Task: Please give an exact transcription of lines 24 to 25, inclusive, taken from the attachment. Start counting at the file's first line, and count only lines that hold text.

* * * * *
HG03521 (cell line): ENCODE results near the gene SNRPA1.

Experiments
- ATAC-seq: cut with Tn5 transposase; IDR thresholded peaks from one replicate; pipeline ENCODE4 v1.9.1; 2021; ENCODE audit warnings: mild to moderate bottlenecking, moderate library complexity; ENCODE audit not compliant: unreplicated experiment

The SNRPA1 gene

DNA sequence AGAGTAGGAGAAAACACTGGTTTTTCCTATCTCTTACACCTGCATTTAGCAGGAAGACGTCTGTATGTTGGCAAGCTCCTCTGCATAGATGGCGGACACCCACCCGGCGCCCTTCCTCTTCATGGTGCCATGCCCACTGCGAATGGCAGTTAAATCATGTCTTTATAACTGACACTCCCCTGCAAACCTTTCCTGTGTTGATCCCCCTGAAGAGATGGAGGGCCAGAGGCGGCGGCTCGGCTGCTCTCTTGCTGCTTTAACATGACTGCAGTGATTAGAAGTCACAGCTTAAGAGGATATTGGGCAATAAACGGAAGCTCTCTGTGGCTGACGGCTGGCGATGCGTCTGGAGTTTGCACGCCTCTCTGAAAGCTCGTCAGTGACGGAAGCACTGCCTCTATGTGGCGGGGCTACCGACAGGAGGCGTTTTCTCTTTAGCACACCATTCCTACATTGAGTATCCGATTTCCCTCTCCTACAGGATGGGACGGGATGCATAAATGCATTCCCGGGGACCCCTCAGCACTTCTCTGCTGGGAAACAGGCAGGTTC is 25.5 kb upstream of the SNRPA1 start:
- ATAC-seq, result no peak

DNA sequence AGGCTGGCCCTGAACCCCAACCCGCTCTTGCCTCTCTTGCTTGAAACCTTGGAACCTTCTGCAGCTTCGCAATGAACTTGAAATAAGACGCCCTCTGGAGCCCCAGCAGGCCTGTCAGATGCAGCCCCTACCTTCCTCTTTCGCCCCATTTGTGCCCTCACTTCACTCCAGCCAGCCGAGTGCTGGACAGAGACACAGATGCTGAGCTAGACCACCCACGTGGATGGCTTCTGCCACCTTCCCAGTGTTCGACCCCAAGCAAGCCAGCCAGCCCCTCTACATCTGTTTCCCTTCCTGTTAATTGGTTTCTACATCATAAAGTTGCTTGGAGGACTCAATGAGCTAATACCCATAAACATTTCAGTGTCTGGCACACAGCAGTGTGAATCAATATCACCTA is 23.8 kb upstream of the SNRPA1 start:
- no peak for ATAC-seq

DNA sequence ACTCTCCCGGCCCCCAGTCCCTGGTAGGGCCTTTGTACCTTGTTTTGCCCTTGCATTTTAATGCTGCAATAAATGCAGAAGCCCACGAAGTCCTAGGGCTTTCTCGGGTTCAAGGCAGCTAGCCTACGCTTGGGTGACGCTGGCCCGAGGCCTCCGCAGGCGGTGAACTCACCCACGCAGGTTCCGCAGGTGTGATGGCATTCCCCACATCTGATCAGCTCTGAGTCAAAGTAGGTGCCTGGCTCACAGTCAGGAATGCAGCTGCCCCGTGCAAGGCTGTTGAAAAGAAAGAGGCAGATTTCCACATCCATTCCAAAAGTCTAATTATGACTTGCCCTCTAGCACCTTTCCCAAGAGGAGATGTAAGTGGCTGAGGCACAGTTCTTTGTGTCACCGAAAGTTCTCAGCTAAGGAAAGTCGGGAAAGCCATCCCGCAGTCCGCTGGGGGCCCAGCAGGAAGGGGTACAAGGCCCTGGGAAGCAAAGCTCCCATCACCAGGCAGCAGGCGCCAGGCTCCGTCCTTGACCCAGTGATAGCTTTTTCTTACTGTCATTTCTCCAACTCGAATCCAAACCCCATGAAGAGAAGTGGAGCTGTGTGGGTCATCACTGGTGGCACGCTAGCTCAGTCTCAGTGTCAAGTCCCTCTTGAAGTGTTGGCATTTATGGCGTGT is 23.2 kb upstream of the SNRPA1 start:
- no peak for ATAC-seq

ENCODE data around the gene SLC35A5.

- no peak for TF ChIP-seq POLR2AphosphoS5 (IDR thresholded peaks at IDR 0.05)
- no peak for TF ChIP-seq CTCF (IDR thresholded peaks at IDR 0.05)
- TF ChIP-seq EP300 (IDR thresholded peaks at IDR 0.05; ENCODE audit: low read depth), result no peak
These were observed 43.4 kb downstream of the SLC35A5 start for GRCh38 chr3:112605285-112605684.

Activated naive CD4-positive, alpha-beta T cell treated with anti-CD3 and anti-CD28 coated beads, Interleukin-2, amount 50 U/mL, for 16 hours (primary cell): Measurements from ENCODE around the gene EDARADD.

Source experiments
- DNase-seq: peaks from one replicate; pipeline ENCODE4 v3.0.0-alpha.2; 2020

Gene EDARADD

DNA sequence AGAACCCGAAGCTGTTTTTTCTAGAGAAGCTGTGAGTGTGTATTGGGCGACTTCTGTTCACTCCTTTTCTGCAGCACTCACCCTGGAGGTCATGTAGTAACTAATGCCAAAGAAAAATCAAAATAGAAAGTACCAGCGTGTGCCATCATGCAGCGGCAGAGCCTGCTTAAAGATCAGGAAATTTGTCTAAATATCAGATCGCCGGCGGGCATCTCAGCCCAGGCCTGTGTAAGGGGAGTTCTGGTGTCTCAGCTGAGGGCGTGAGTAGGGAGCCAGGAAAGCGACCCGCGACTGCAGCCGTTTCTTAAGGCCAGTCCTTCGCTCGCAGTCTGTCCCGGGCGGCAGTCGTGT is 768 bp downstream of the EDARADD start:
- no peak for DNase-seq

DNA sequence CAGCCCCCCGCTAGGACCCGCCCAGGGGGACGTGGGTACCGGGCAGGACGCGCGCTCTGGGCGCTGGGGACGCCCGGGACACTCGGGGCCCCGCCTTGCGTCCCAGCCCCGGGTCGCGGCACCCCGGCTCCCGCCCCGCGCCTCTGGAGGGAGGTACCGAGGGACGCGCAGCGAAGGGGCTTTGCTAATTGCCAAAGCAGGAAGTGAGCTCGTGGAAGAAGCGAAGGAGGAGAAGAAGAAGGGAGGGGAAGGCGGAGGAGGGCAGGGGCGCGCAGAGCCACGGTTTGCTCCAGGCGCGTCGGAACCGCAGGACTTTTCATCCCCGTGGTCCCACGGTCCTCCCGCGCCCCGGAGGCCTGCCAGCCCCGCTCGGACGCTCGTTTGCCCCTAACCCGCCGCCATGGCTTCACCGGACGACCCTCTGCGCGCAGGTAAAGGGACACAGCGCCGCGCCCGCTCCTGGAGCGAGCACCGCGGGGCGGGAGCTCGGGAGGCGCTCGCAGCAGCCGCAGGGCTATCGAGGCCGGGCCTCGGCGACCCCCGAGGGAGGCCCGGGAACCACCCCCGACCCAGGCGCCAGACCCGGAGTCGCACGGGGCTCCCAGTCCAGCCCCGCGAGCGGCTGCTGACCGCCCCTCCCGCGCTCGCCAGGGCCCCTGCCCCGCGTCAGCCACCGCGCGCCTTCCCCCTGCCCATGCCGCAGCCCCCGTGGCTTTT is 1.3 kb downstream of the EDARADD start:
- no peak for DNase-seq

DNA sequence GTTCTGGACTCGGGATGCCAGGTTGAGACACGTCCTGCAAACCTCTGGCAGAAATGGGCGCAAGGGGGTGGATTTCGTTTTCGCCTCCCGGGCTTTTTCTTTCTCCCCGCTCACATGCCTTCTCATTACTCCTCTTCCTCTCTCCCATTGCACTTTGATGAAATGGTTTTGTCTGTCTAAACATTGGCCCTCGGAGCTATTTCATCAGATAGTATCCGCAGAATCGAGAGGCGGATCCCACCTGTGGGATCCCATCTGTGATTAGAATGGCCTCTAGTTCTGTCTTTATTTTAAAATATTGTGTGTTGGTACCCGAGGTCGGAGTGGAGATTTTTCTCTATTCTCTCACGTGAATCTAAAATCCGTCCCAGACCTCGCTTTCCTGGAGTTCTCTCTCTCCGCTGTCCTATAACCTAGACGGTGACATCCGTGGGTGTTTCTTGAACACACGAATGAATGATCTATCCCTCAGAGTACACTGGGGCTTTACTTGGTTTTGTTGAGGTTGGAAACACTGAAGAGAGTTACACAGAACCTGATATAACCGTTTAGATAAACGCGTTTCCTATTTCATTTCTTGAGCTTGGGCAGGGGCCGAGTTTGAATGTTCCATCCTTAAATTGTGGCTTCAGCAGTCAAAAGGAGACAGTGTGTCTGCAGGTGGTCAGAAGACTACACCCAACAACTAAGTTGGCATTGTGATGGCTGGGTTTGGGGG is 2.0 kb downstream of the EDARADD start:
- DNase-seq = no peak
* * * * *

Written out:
DNA sequence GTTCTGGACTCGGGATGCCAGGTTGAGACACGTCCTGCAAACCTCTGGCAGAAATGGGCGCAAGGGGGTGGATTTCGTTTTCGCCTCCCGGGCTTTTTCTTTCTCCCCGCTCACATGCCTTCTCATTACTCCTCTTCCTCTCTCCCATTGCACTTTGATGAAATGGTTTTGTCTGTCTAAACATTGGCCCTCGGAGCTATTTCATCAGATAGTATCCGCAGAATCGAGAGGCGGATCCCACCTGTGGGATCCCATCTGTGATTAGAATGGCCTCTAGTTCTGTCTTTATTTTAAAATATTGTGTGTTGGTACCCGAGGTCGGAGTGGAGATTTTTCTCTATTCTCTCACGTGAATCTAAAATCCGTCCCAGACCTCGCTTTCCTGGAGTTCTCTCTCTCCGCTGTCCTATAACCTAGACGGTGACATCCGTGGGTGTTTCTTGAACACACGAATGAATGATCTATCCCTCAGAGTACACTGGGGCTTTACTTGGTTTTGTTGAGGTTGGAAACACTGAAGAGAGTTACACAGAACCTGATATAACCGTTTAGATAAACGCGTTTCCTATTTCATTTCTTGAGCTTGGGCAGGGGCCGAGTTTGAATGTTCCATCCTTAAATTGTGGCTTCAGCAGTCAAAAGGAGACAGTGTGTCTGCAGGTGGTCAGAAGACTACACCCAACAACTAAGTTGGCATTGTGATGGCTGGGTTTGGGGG is 2.0 kb downstream of the EDARADD start:
- DNase-seq = no peak